DPS Phantom

Interruptedbyfireworks

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The splitboard is factory fresh, so it hasn't had a hot-wax applied yet.

I think I have found the reference that I was mis-remembering.



So the issue is more around applying it and taking the splitboard for a few runs before attempting to skin. If I know that my first outing is going to be Stirling etc, then I would rather wait and apply Phantom afterwards.
I’m not super skilled and therefore probably wouldn’t notice the subtleties, but I just went out and skinned/boarded my first day on the split after getting it phantomed, and didn’t notice any issues with the skins or riding
 
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snowgum

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The splitboard is factory fresh, so it hasn't had a hot-wax applied yet.

I think I have found the reference that I was mis-remembering.

of course by the it’s dirty and waxy from trails? Personally a quick clean then apply is easier - as long as the base doesn’t need a plane? My 2 cents.

So the issue is more around applying it and taking the splitboard for a few runs before attempting to skin. If I know that my first outing is going to be Stirling etc, then I would rather wait and apply Phantom afterwards.
 

DPS Driver

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OK to cover all. @Interruptedbyfireworks @chicski @PAW

The reason we say run the skis or boards over snow for a few laps is to ensure all of the Phantom residue is off the base of your skis so any left over residue doesn't adhere to your skins and potentially inhibit the adhesion.

No issue whatsoever with how Phantom works. We're just saying that there will be some residue left on the surface of the skis which will be removed with a few runs.

If your skins stuck well and continue to do so all good. It's no big deal, just DPS trying to help you protect your gear but not being too good at explaining it.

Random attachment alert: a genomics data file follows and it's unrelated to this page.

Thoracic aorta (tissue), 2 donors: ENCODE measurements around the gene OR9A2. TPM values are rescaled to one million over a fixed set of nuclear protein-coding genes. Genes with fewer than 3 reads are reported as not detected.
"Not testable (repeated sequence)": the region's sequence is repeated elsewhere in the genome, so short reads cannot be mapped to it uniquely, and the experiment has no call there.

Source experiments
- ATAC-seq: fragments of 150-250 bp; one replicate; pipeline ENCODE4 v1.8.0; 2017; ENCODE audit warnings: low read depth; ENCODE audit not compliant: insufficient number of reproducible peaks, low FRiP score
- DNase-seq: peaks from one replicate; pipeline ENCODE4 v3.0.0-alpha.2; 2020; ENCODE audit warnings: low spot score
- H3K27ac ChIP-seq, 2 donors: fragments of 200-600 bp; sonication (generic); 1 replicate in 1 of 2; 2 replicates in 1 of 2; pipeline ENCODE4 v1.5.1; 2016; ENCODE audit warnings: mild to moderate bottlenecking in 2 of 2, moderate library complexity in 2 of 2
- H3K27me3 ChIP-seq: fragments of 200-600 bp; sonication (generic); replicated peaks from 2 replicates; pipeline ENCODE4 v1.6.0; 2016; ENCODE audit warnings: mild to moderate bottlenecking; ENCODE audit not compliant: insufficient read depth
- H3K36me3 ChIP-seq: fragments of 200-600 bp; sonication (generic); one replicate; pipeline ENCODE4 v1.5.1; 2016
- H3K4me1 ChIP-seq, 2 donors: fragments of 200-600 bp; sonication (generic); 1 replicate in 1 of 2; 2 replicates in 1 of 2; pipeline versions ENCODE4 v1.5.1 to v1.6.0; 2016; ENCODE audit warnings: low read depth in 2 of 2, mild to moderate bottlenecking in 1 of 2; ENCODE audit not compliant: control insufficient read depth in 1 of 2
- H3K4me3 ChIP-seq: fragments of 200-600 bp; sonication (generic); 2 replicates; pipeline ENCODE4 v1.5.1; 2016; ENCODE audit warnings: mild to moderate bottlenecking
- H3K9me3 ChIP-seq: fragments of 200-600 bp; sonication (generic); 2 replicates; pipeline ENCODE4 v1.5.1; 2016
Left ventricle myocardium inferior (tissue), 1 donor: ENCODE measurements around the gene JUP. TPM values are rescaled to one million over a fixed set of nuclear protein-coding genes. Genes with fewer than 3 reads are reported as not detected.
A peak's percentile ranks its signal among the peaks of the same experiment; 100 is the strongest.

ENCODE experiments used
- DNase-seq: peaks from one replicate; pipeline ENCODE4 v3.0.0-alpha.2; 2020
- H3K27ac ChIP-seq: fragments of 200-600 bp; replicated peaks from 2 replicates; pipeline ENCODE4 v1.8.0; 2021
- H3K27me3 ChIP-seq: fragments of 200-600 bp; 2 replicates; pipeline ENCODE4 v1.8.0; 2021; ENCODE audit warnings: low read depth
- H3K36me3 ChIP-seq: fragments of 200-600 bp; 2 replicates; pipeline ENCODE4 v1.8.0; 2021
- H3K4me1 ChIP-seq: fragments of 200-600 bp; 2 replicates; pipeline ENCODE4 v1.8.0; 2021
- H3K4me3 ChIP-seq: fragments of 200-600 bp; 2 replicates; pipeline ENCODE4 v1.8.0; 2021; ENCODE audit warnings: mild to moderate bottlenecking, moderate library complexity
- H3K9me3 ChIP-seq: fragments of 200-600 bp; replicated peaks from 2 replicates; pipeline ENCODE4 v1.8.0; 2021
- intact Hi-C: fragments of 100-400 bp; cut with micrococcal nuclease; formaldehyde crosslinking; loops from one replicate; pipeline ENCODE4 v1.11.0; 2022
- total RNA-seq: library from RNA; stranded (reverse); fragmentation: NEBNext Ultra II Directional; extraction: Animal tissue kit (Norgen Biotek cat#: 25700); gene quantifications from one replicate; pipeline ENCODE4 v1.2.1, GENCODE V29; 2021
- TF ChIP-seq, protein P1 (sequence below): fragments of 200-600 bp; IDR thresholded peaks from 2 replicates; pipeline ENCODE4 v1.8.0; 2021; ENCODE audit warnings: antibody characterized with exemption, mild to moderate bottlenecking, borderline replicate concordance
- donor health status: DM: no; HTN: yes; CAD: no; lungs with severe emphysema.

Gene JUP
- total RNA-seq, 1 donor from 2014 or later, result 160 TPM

Skichic2

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OK to cover all. @Interruptedbyfireworks @chicski @PAW

The reason we say run the skis or boards over snow for a few laps is to ensure all of the Phantom residue is off the base of your skis so any left over residue doesn't adhere to your skins and potentially inhibit the adhesion.

No issue whatsoever with how Phantom works. We're just saying that there will be some residue left on the surface of the skis which will be removed with a few runs.

If your skins stuck well and continue to do so all good. It's no big deal, just DPS trying to help you protect your gear but not being too good at explaining it.
Sounds reasonable, mine stuck ok.
 

PAW

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All done! I found the process easier than I thought it would be. The hardest part is the brushing off after each cure. No more difficult than waxing, easier even. Two pairs of skis, one with patterned bases, so I had a good workout!
The curing worked well even with our winter sun (Canberra). Gave them a bit of extra sun today in case the Part B cure time yesterday wasn't enough.
Won't get to try them for a few weeks :(
 

MarzNC

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@DPS Driver : I know of Americans who ordered Phantom during the Dreamtime sale last week. Got a kit with the 1-step formula. Instructions are still for the process that involves two packets and 1-hour cure times. Is the process with the 1-step formula exactly the same, except only need to do it once?

I'd heard that ski shops were using a 1-step formula last winter.
 

nezumi

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@DPS Driver : I know of Americans who ordered Phantom during the Dreamtime sale last week. Got a kit with the 1-step formula. Instructions are still for the process that involves two packets and 1-hour cure times. Is the process with the 1-step formula exactly the same, except only need to do it once?